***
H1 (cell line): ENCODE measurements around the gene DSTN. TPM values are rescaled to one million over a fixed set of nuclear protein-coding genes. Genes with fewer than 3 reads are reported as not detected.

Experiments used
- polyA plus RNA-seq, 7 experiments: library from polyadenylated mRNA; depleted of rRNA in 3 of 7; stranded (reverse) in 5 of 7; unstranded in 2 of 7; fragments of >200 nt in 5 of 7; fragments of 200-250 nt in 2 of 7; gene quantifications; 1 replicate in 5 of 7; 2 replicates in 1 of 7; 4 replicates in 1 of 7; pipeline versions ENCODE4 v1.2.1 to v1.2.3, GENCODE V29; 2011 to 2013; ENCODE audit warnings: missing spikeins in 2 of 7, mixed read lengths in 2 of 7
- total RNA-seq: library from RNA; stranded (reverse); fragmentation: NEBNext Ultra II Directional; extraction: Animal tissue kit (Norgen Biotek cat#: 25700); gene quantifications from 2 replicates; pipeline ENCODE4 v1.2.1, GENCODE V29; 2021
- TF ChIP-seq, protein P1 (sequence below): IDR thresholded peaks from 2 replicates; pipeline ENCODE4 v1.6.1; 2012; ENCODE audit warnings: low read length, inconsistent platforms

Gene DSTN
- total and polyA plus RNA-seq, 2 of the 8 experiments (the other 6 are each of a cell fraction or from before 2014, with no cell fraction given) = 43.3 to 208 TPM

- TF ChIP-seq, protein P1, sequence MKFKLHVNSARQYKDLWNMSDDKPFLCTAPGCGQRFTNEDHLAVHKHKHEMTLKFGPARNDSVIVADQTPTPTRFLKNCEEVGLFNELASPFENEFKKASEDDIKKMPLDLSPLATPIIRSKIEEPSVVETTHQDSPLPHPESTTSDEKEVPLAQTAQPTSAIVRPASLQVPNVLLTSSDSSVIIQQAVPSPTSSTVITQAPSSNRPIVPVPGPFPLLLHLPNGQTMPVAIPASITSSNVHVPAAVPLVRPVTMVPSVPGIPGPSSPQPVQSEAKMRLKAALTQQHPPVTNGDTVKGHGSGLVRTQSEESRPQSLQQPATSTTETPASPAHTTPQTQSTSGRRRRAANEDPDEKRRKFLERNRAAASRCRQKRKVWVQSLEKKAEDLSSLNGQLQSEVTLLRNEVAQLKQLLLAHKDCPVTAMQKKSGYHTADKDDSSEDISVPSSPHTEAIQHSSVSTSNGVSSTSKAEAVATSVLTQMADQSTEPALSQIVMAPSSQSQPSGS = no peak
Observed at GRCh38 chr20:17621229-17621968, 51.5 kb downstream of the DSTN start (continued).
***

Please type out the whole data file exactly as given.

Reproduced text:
H1 (cell line): ENCODE measurements around the gene DSTN. TPM values are rescaled to one million over a fixed set of nuclear protein-coding genes. Genes with fewer than 3 reads are reported as not detected.

Experiments used
- polyA plus RNA-seq, 7 experiments: library from polyadenylated mRNA; depleted of rRNA in 3 of 7; stranded (reverse) in 5 of 7; unstranded in 2 of 7; fragments of >200 nt in 5 of 7; fragments of 200-250 nt in 2 of 7; gene quantifications; 1 replicate in 5 of 7; 2 replicates in 1 of 7; 4 replicates in 1 of 7; pipeline versions ENCODE4 v1.2.1 to v1.2.3, GENCODE V29; 2011 to 2013; ENCODE audit warnings: missing spikeins in 2 of 7, mixed read lengths in 2 of 7
- total RNA-seq: library from RNA; stranded (reverse); fragmentation: NEBNext Ultra II Directional; extraction: Animal tissue kit (Norgen Biotek cat#: 25700); gene quantifications from 2 replicates; pipeline ENCODE4 v1.2.1, GENCODE V29; 2021
- TF ChIP-seq, protein P1 (sequence below): IDR thresholded peaks from 2 replicates; pipeline ENCODE4 v1.6.1; 2012; ENCODE audit warnings: low read length, inconsistent platforms

Gene DSTN
- total and polyA plus RNA-seq, 2 of the 8 experiments (the other 6 are each of a cell fraction or from before 2014, with no cell fraction given) = 43.3 to 208 TPM

- TF ChIP-seq, protein P1, sequence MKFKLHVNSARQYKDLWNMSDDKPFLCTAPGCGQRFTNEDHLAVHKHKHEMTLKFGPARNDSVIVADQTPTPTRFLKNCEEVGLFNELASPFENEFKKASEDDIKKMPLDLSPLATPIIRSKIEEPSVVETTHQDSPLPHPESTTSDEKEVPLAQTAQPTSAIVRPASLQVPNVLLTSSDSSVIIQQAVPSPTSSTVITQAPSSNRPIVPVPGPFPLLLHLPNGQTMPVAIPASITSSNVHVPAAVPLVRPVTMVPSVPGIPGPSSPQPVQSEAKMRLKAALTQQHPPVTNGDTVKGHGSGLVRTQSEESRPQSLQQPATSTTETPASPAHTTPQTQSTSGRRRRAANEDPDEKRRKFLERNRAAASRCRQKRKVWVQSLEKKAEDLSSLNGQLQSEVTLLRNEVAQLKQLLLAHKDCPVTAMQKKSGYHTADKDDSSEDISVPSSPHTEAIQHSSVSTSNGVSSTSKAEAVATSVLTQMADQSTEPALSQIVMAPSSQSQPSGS = no peak
Observed at GRCh38 chr20:17621229-17621968, 51.5 kb downstream of the DSTN start (continued).